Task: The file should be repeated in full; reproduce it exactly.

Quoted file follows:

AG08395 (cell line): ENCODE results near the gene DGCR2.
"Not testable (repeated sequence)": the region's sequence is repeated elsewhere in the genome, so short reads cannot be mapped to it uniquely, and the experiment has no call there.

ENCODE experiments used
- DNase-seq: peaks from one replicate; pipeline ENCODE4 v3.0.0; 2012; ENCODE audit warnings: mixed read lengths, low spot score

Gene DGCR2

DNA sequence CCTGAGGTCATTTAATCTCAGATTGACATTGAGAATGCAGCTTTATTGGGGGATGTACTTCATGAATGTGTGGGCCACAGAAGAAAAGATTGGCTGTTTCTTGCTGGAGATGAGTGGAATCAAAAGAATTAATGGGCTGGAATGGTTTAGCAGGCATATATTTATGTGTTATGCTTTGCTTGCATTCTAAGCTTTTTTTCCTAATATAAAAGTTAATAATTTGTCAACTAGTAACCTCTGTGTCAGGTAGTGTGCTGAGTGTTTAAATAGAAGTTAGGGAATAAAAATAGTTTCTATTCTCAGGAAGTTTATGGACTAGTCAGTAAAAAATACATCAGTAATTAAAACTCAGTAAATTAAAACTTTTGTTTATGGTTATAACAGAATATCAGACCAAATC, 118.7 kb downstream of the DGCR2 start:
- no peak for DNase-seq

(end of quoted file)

AG08395 (cell line): ENCODE results near the gene DGCR2.
"Not testable (repeated sequence)": the region's sequence is repeated elsewhere in the genome, so short reads cannot be mapped to it uniquely, and the experiment has no call there.

ENCODE experiments used
- DNase-seq: peaks from one replicate; pipeline ENCODE4 v3.0.0; 2012; ENCODE audit warnings: mixed read lengths, low spot score

Gene DGCR2

DNA sequence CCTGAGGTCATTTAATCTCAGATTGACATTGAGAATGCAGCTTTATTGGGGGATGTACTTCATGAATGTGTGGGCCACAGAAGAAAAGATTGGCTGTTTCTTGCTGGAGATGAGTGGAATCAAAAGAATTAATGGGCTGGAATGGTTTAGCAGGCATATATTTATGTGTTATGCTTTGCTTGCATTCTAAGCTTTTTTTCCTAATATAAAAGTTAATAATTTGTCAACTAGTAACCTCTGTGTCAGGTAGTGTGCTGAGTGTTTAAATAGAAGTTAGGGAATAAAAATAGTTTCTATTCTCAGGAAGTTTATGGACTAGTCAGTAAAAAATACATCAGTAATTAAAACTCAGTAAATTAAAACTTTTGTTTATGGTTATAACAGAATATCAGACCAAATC, 118.7 kb downstream of the DGCR2 start:
- no peak for DNase-seq